Monday, October 04, 2004

In the Senate, Raising a (Quiet) Republican Voice Against the Administration

The New York Times
October 4, 2004

In the Senate, Raising a (Quiet) Republican Voice Against the Administration

WASHINGTON, Oct. 3 - One day after the Supreme Court sealed the 2000 election for George W. Bush, his running mate, Dick Cheney, went to the Capitol for a private lunch with five moderate Republican senators. The agenda he laid out that day in December 2000 stunned Senator Lincoln Chafee of Rhode Island, sending Mr. Chafee on a painful journey of political conscience that, he said in an interview last week, has culminated with his decision not to vote for Mr. Bush in November.

"I literally was close to falling off my chair," Mr. Chafee said, recounting the vice president's proposals for steep tax cuts, missile defense programs and abandoning the Kyoto environmental accords. "It was no room for discussion. I said, 'Well, you're going to need us; it's a 50-50 Senate, you're going to need us moderates.' He said, 'Well, we need everybody.' ''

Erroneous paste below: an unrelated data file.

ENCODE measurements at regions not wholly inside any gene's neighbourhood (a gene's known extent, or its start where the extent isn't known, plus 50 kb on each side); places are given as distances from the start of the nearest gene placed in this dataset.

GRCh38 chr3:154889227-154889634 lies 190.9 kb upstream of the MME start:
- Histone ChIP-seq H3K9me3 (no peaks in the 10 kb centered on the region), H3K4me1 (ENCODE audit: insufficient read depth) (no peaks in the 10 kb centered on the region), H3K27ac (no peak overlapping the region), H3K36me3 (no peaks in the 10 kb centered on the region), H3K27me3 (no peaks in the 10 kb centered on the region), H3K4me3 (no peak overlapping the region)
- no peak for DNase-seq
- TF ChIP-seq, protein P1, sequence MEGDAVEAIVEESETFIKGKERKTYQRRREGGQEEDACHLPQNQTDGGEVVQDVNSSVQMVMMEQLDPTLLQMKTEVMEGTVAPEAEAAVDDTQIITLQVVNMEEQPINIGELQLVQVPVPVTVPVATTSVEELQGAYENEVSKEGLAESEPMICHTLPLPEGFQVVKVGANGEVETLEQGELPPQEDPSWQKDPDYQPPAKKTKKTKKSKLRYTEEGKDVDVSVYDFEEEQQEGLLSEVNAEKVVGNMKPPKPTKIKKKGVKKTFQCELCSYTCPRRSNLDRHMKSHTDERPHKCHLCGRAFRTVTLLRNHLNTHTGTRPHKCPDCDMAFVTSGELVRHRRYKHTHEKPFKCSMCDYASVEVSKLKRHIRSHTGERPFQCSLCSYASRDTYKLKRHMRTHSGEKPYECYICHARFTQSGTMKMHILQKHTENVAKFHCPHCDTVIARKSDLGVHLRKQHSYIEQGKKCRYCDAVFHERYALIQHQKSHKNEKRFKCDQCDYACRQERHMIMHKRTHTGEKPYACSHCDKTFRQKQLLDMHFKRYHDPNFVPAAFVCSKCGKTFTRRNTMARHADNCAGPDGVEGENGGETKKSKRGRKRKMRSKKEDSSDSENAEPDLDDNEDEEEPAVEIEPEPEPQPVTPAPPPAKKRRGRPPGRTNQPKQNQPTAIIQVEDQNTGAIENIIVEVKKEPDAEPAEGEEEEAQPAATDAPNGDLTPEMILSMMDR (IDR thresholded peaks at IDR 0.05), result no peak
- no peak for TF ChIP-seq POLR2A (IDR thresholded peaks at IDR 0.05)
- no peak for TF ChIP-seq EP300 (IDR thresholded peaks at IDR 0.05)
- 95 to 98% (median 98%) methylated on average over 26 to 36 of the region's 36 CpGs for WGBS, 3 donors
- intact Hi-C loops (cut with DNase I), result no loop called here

For Mr. Chafee, who was a prep school buddy of the president's brother Jeb and whose father, the late Senator John Chafee, was close to the first President Bush, that day was the beginning of an estrangement with the president, whom he had worked to elect. In the months since, he has opposed Mr. Bush on everything from tax cuts to gay marriage and the war in Iraq. Now, this life-long Republican has concluded that he cannot cast his ballot for the leader of his party.

"I'll vote Republican," he said, explaining that he would choose a write-in candidate, perhaps George Bush the elder, as a symbolic act of protest. Asked if he wanted Senator John Kerry to be president, Mr. Chafee shook his head sadly, as if to say he could not entertain the question. "I've been disloyal enough," he said.